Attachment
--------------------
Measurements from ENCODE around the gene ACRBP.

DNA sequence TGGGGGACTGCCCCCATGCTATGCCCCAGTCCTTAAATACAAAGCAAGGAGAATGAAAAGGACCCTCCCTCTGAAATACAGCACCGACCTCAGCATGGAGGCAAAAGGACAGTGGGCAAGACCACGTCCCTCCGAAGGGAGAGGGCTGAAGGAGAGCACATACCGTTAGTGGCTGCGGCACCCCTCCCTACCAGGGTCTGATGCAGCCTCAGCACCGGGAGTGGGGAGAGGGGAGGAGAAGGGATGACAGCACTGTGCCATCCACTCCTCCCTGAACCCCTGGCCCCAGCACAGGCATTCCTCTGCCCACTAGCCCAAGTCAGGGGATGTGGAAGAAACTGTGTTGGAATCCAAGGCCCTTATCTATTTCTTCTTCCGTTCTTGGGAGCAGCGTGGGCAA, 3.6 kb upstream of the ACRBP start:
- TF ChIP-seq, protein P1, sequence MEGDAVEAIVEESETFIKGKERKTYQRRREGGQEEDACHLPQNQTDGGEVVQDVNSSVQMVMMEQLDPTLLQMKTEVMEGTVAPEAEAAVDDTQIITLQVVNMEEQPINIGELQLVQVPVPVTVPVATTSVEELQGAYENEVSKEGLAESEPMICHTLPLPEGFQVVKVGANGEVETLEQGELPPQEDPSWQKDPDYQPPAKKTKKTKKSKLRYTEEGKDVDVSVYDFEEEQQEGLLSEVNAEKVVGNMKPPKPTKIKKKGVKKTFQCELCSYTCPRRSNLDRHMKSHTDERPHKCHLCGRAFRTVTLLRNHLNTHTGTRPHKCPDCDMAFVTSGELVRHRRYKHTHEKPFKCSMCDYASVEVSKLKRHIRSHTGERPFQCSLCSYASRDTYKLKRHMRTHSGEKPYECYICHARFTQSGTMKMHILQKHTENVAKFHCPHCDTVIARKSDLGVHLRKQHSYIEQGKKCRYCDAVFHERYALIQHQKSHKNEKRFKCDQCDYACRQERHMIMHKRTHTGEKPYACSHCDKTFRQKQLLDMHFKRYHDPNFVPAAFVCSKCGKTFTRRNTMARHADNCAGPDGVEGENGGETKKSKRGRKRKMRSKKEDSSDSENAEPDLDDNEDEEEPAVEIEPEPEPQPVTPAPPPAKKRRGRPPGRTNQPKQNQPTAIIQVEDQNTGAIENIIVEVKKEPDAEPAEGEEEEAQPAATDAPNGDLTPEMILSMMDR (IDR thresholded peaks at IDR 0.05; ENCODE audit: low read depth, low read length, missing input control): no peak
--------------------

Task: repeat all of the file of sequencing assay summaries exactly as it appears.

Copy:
Measurements from ENCODE around the gene ACRBP.

DNA sequence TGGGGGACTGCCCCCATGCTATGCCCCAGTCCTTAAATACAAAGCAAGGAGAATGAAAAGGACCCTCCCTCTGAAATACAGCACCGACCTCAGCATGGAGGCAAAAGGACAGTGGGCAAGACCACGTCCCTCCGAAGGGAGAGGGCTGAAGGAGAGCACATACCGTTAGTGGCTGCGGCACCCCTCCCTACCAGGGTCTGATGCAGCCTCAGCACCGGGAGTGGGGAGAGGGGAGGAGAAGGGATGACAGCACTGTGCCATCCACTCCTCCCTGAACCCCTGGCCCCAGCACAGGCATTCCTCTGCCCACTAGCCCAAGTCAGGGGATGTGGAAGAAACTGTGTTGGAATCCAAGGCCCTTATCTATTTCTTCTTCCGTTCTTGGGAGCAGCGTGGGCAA, 3.6 kb upstream of the ACRBP start:
- TF ChIP-seq, protein P1, sequence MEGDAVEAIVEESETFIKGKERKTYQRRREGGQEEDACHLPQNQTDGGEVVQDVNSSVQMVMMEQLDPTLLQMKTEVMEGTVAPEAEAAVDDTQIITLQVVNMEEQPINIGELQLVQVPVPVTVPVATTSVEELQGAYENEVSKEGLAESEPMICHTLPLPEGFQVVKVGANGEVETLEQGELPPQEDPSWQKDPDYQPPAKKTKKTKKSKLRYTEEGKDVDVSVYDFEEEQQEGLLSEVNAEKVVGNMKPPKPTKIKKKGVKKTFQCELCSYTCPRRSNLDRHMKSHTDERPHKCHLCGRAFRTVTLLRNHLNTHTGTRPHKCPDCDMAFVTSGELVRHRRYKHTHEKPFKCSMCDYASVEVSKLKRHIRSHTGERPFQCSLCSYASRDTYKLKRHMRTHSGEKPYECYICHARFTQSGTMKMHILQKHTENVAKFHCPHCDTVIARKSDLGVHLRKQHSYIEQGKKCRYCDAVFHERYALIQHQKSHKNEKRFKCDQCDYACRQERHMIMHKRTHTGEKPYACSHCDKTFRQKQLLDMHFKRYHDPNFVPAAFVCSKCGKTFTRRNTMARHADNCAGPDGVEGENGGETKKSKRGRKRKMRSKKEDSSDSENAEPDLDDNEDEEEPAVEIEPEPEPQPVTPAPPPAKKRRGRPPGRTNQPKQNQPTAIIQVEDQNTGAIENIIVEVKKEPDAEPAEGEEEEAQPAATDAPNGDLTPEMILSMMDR (IDR thresholded peaks at IDR 0.05; ENCODE audit: low read depth, low read length, missing input control): no peak